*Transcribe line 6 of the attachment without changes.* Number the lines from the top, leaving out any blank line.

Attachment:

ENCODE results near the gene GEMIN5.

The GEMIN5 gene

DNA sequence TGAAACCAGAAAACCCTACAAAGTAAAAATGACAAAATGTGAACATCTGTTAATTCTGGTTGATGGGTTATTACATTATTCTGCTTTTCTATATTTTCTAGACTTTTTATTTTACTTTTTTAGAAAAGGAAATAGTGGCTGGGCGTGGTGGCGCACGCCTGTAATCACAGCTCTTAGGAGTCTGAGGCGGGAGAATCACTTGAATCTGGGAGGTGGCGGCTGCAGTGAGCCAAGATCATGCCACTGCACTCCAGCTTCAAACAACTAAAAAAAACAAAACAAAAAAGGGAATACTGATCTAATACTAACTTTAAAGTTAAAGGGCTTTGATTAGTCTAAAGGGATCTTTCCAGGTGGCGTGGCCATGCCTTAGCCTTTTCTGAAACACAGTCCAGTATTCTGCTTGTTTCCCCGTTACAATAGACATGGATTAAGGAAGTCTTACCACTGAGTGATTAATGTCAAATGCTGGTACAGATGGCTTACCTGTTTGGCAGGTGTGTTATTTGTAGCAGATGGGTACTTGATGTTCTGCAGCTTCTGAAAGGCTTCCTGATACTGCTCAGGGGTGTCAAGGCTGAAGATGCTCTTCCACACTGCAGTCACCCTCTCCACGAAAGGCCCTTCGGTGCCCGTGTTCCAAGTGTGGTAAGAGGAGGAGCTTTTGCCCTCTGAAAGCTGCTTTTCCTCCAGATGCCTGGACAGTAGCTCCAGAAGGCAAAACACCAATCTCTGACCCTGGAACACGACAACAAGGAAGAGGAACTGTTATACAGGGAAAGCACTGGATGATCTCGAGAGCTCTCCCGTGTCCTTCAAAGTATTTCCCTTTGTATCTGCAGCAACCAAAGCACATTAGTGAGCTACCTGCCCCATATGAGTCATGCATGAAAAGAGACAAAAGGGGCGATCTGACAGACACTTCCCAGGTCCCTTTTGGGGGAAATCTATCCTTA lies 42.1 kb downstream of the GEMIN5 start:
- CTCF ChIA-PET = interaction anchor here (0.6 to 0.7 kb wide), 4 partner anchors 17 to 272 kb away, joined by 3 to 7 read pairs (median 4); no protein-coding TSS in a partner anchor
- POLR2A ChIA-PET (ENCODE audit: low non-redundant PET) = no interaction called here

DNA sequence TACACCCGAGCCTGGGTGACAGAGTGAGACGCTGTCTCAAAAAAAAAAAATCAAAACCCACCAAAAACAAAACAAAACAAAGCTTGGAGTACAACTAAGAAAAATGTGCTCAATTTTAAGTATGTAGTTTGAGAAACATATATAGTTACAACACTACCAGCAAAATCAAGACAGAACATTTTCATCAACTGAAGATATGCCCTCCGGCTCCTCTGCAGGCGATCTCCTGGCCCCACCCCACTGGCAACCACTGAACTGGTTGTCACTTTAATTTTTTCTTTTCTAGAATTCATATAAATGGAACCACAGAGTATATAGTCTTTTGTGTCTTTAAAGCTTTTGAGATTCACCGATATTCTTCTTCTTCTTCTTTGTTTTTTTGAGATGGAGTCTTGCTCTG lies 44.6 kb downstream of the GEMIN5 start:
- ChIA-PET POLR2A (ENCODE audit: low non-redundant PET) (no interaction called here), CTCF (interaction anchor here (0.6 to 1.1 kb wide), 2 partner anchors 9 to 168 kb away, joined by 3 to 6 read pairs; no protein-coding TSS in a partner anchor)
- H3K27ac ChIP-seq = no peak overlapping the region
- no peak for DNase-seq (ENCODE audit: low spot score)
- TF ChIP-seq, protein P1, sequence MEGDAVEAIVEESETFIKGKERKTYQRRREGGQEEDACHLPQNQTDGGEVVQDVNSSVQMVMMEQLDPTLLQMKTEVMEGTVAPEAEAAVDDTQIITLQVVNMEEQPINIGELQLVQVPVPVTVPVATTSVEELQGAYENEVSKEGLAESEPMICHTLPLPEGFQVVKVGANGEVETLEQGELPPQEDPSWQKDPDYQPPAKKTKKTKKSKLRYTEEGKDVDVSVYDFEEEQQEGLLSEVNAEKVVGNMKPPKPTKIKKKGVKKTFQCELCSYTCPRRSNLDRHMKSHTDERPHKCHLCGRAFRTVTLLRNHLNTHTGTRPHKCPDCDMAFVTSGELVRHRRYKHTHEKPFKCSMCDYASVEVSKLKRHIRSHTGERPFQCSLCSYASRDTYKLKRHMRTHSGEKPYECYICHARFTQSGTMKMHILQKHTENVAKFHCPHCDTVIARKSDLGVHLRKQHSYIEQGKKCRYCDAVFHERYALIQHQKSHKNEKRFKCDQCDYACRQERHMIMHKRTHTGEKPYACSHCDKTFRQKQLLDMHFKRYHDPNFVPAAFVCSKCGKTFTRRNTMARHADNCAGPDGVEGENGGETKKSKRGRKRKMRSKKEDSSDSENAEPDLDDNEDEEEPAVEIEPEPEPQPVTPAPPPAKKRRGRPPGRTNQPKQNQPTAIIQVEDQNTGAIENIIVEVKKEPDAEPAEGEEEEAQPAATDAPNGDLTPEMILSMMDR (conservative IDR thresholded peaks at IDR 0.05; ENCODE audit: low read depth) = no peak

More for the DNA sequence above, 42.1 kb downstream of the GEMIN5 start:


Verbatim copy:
DNA sequence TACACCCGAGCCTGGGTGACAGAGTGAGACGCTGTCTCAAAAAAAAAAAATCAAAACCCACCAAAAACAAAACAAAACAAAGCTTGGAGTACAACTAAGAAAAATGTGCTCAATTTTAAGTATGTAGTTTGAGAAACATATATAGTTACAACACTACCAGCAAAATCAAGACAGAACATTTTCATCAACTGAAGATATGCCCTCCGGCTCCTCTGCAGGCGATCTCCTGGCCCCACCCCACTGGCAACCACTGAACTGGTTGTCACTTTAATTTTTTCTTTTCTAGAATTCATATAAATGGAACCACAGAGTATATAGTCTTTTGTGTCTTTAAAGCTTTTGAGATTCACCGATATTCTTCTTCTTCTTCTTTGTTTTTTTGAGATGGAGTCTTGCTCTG lies 44.6 kb downstream of the GEMIN5 start: